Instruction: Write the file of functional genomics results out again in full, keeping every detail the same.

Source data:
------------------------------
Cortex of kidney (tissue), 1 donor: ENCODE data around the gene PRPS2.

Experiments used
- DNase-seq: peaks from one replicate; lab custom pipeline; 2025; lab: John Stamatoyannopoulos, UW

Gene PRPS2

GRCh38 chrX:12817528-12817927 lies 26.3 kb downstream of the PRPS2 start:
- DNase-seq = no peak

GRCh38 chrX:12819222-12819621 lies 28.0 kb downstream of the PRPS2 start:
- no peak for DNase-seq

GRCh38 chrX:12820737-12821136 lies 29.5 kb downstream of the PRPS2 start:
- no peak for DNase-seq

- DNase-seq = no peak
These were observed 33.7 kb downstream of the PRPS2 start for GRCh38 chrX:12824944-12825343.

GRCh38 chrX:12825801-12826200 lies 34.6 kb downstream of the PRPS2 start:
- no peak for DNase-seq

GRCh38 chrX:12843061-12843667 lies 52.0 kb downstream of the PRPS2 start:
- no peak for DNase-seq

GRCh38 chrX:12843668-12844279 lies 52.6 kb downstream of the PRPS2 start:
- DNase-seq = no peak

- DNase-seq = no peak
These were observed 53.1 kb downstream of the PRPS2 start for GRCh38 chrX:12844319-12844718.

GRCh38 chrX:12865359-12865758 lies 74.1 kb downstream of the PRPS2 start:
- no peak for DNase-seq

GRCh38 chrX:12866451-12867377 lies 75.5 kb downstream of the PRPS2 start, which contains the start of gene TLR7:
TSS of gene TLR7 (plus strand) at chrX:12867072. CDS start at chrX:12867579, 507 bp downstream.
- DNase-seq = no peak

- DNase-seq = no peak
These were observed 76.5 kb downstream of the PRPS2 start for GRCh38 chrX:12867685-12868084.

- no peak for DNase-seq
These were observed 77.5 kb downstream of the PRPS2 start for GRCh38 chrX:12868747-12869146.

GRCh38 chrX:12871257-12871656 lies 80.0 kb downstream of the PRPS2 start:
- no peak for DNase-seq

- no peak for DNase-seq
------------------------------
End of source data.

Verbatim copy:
Cortex of kidney (tissue), 1 donor: ENCODE data around the gene PRPS2.

Experiments used
- DNase-seq: peaks from one replicate; lab custom pipeline; 2025; lab: John Stamatoyannopoulos, UW

Gene PRPS2

GRCh38 chrX:12817528-12817927 lies 26.3 kb downstream of the PRPS2 start:
- DNase-seq = no peak

GRCh38 chrX:12819222-12819621 lies 28.0 kb downstream of the PRPS2 start:
- no peak for DNase-seq

GRCh38 chrX:12820737-12821136 lies 29.5 kb downstream of the PRPS2 start:
- no peak for DNase-seq

- DNase-seq = no peak
These were observed 33.7 kb downstream of the PRPS2 start for GRCh38 chrX:12824944-12825343.

GRCh38 chrX:12825801-12826200 lies 34.6 kb downstream of the PRPS2 start:
- no peak for DNase-seq

GRCh38 chrX:12843061-12843667 lies 52.0 kb downstream of the PRPS2 start:
- no peak for DNase-seq

GRCh38 chrX:12843668-12844279 lies 52.6 kb downstream of the PRPS2 start:
- DNase-seq = no peak

- DNase-seq = no peak
These were observed 53.1 kb downstream of the PRPS2 start for GRCh38 chrX:12844319-12844718.

GRCh38 chrX:12865359-12865758 lies 74.1 kb downstream of the PRPS2 start:
- no peak for DNase-seq

GRCh38 chrX:12866451-12867377 lies 75.5 kb downstream of the PRPS2 start, which contains the start of gene TLR7:
TSS of gene TLR7 (plus strand) at chrX:12867072. CDS start at chrX:12867579, 507 bp downstream.
- DNase-seq = no peak

- DNase-seq = no peak
These were observed 76.5 kb downstream of the PRPS2 start for GRCh38 chrX:12867685-12868084.

- no peak for DNase-seq
These were observed 77.5 kb downstream of the PRPS2 start for GRCh38 chrX:12868747-12869146.

GRCh38 chrX:12871257-12871656 lies 80.0 kb downstream of the PRPS2 start:
- no peak for DNase-seq

- no peak for DNase-seq